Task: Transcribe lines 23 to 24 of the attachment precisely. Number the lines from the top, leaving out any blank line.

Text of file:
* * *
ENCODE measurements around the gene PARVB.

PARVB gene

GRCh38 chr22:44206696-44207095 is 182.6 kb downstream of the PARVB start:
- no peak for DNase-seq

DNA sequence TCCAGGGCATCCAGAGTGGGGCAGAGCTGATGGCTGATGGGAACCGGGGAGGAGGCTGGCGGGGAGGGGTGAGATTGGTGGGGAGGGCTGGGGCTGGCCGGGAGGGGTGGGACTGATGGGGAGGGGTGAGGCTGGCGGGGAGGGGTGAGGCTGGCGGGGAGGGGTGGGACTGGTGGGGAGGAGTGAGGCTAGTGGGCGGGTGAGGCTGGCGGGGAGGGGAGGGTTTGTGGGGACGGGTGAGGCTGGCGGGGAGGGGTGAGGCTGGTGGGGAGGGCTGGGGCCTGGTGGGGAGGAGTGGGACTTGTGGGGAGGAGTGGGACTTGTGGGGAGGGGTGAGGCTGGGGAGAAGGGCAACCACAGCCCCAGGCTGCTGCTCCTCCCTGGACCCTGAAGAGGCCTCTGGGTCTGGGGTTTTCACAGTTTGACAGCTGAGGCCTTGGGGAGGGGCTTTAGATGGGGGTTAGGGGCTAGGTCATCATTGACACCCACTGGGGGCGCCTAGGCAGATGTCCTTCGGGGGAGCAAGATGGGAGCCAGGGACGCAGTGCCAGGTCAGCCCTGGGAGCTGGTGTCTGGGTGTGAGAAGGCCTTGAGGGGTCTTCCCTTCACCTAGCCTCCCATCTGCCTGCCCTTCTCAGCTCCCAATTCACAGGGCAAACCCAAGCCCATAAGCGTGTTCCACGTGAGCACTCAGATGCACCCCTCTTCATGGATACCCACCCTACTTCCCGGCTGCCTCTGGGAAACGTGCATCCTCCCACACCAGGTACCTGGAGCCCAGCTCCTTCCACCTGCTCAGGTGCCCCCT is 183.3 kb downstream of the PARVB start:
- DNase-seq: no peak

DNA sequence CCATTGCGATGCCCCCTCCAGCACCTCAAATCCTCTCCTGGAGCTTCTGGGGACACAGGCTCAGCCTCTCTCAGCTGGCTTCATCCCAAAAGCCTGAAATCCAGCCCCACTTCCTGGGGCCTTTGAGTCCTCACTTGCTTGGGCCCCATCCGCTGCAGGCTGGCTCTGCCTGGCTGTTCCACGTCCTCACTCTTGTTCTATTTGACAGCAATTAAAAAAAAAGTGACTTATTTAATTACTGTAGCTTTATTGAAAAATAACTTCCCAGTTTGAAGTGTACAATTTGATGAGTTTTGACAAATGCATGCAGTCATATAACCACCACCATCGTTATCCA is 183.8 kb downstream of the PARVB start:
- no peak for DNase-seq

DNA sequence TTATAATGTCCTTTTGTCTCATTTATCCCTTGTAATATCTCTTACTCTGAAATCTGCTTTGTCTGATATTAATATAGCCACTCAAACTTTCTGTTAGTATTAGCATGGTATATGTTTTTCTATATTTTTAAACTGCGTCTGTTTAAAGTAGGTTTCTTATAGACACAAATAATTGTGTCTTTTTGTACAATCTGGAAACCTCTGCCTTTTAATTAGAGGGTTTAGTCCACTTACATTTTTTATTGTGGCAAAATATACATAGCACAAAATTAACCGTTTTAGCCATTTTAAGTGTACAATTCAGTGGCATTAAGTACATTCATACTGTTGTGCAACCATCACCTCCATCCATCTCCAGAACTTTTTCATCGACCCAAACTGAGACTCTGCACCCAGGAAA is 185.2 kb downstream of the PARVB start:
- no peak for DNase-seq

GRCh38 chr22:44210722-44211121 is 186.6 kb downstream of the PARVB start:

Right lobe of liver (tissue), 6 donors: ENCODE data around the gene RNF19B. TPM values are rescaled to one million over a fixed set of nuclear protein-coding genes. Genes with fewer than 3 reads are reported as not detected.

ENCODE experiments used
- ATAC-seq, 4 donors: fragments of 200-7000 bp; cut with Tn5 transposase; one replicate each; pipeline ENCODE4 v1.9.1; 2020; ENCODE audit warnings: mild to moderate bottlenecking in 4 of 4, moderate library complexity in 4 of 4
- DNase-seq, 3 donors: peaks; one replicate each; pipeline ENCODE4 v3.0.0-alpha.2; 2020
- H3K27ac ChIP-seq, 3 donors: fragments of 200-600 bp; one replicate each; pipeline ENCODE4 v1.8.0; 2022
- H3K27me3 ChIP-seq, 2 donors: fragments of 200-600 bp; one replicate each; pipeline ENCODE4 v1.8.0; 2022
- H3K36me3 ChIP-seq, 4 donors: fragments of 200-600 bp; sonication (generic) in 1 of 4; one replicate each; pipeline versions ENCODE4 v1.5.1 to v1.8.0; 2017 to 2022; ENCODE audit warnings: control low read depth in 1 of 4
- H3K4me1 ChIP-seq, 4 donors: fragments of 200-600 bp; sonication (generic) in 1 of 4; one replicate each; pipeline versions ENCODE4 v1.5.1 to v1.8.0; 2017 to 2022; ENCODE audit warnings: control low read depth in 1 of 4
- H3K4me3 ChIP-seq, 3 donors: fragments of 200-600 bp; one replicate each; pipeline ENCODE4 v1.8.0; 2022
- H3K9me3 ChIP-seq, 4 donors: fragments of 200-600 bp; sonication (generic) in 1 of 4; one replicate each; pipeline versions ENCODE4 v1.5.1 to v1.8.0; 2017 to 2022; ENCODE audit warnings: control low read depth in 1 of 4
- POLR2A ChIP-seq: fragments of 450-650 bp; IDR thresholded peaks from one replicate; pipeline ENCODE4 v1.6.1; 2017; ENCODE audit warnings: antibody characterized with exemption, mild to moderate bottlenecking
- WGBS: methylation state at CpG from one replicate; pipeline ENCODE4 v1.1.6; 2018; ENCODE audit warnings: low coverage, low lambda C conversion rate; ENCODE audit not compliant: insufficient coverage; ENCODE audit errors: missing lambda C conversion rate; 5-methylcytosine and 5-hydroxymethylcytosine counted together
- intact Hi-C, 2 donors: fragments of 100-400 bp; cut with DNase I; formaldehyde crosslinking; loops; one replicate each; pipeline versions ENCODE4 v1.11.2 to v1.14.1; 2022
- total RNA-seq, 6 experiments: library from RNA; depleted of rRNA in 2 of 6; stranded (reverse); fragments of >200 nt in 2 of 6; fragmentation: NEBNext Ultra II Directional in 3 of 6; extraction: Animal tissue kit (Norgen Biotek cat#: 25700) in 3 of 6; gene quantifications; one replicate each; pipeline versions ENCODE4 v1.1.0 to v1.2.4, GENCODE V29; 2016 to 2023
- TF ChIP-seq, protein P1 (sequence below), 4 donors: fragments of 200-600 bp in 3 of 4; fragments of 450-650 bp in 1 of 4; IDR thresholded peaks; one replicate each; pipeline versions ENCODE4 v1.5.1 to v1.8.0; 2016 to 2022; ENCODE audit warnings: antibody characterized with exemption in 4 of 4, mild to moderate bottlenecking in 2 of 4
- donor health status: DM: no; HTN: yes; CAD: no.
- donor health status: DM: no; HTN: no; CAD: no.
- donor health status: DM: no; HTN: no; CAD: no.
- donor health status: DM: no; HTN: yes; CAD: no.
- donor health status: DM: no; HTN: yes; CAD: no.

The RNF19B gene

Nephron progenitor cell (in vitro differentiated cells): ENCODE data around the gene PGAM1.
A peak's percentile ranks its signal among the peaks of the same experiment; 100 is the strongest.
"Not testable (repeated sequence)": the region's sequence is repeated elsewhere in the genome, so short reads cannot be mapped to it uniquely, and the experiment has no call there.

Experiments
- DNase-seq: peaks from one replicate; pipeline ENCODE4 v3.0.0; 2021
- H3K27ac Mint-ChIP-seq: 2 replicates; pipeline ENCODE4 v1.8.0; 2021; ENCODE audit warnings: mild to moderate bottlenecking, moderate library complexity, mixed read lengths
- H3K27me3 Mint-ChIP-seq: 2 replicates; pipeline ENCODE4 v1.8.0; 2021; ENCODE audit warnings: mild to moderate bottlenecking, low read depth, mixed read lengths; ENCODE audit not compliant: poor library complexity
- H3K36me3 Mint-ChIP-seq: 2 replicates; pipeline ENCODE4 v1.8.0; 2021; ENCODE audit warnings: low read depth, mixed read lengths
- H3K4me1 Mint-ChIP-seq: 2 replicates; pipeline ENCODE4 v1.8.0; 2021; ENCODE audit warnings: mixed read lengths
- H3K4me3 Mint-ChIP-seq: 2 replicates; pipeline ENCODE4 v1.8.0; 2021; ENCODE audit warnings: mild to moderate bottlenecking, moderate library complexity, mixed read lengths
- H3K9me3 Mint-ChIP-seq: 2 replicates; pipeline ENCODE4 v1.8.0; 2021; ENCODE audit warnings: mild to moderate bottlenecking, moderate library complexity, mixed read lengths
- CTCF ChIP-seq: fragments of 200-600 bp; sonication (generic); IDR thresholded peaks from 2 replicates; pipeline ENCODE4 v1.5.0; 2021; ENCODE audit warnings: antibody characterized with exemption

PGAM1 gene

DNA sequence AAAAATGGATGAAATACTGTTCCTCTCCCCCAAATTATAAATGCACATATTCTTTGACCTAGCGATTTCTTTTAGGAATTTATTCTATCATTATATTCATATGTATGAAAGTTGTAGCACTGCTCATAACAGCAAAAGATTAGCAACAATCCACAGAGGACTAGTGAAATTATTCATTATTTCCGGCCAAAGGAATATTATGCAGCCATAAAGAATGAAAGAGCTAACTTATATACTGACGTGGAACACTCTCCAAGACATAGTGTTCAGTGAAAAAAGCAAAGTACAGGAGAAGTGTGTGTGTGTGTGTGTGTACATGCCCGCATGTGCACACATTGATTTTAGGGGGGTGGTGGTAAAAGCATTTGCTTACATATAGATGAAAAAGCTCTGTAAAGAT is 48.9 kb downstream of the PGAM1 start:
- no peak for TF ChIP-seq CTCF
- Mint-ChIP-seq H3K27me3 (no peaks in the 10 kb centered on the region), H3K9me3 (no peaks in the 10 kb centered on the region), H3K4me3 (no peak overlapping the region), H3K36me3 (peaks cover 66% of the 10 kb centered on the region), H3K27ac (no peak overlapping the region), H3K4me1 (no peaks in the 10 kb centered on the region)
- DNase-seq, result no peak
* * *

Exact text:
- WGBS: methylation state at CpG from one replicate; pipeline ENCODE4 v1.1.6; 2018; ENCODE audit warnings: low coverage, low lambda C conversion rate; ENCODE audit not compliant: insufficient coverage; ENCODE audit errors: missing lambda C conversion rate; 5-methylcytosine and 5-hydroxymethylcytosine counted together
- intact Hi-C, 2 donors: fragments of 100-400 bp; cut with DNase I; formaldehyde crosslinking; loops; one replicate each; pipeline versions ENCODE4 v1.11.2 to v1.14.1; 2022